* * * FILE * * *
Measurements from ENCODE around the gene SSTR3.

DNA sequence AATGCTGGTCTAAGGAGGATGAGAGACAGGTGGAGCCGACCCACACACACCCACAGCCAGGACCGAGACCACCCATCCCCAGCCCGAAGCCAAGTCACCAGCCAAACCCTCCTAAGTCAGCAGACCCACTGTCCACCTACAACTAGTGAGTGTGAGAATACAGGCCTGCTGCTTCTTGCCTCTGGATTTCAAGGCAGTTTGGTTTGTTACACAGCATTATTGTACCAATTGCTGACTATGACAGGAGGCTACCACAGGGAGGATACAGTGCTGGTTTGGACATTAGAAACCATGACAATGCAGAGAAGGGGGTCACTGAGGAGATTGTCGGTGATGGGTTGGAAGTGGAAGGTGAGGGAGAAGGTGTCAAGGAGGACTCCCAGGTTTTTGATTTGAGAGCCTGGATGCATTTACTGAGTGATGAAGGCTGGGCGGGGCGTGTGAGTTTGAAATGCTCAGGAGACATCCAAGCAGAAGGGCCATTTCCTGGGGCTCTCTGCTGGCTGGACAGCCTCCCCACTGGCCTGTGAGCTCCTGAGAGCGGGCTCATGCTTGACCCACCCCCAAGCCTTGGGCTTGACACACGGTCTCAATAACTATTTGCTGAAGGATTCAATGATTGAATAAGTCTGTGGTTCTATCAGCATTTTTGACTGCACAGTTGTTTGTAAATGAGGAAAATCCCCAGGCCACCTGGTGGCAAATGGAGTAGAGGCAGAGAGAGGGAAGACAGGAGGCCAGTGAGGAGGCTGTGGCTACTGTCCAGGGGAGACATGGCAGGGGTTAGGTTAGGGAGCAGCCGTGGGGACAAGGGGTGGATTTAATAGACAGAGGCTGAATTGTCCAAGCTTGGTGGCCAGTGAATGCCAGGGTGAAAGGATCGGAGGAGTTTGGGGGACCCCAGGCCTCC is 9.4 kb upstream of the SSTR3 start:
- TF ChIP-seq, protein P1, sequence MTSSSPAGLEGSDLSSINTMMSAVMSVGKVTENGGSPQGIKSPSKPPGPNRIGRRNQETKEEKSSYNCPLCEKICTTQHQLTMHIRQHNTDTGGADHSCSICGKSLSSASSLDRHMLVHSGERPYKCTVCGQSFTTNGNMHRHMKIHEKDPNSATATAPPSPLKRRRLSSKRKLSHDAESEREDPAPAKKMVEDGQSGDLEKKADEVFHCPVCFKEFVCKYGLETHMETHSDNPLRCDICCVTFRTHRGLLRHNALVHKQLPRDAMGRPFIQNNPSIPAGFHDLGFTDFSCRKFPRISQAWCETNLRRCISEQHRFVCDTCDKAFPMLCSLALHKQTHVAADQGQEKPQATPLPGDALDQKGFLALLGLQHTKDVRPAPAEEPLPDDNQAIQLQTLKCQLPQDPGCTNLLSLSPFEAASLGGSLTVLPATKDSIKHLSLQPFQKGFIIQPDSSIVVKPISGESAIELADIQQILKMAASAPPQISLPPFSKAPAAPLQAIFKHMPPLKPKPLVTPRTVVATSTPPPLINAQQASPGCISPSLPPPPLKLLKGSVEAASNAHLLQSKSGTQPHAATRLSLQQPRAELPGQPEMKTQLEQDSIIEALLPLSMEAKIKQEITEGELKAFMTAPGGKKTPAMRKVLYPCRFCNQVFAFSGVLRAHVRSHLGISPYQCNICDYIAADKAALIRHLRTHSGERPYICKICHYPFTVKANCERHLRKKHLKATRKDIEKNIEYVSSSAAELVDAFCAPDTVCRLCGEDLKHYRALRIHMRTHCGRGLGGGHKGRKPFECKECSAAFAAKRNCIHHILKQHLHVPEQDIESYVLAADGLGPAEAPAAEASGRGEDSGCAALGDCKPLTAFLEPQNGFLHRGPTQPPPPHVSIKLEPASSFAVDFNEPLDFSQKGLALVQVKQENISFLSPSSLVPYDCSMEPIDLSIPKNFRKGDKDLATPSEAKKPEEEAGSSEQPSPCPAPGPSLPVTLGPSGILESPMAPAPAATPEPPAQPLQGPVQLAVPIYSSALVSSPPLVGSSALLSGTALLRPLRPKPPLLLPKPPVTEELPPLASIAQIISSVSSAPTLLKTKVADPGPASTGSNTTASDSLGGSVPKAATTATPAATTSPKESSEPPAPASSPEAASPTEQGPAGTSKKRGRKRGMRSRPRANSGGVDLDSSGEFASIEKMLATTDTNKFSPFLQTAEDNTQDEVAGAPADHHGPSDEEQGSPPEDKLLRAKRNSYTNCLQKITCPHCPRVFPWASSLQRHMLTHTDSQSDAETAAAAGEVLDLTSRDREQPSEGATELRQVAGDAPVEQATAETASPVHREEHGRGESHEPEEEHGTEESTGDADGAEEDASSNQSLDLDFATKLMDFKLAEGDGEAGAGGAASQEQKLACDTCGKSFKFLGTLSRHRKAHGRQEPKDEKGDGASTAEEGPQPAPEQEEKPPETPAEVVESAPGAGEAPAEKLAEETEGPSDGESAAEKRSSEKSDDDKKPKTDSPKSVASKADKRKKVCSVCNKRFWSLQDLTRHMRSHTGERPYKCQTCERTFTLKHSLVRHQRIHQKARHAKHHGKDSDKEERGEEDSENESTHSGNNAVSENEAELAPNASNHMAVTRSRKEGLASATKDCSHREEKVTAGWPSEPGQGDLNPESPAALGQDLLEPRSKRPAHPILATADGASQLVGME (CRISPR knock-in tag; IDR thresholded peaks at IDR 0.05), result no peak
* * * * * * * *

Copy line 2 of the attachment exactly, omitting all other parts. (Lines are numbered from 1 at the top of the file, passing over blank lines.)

DNA sequence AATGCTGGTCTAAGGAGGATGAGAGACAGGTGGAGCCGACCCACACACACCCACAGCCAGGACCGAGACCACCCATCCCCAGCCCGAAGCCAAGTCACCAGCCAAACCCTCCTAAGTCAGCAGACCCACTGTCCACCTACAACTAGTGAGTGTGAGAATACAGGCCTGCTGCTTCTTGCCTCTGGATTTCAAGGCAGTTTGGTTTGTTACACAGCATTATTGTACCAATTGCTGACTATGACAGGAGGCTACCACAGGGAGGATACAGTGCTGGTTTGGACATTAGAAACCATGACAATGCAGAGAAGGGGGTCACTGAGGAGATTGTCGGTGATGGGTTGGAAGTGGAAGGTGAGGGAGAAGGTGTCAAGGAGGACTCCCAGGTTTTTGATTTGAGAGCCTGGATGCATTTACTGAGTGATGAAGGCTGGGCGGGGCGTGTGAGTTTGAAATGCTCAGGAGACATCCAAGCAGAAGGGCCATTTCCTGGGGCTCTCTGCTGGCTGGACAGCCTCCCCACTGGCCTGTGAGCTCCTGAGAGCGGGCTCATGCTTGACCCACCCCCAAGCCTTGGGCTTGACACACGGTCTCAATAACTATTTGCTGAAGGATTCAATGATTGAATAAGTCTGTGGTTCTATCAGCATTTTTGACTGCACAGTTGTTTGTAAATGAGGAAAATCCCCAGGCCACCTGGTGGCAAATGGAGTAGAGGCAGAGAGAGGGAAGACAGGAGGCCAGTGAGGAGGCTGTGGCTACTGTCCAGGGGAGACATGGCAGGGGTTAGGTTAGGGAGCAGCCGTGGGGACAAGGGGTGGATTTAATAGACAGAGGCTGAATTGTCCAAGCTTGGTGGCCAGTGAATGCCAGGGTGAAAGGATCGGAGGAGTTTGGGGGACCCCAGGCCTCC is 9.4 kb upstream of the SSTR3 start: